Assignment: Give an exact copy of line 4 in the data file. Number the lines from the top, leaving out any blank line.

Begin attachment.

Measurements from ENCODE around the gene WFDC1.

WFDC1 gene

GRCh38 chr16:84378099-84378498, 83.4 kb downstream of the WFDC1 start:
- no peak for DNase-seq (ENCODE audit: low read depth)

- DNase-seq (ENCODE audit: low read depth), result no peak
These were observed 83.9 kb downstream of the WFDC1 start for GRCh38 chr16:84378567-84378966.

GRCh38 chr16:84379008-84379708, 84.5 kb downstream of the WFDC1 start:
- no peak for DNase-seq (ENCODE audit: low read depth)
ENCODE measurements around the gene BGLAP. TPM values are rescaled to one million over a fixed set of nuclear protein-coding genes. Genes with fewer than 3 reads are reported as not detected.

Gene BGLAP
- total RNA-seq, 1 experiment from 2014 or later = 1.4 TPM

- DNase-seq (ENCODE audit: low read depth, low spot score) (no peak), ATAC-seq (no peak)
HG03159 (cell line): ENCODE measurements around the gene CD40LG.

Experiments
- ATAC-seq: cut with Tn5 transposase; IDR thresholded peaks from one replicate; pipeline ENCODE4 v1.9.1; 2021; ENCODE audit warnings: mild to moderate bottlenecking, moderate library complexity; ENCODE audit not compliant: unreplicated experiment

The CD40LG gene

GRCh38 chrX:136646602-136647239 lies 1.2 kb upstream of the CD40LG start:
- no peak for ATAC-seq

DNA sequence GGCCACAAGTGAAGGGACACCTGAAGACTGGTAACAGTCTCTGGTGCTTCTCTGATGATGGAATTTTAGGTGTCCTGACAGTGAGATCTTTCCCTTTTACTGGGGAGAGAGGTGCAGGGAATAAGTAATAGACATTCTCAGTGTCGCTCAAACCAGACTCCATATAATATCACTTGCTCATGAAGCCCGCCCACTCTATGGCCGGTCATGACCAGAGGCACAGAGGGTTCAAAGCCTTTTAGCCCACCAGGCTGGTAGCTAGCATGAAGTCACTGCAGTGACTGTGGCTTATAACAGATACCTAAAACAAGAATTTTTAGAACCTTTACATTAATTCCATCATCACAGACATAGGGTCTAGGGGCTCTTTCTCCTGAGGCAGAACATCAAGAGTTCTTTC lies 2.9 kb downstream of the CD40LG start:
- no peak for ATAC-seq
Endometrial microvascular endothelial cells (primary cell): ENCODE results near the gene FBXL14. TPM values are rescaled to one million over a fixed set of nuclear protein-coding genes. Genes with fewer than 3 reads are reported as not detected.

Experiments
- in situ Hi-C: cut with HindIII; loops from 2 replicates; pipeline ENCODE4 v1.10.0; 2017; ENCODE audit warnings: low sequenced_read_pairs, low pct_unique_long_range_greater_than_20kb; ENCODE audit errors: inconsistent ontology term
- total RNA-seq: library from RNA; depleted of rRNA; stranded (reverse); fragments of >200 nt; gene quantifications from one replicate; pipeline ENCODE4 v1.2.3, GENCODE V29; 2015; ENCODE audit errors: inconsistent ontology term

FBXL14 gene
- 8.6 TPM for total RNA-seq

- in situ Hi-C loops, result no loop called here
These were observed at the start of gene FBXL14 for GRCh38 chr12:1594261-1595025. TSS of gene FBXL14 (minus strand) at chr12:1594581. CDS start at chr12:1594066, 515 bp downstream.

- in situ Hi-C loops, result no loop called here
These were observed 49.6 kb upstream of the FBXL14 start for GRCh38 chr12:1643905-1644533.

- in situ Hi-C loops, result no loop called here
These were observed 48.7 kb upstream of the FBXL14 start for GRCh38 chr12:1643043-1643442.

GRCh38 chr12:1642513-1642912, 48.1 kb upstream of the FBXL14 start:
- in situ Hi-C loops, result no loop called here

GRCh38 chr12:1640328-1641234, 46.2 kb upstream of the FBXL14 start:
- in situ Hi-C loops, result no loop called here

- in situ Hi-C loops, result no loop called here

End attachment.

- no peak for DNase-seq (ENCODE audit: low read depth)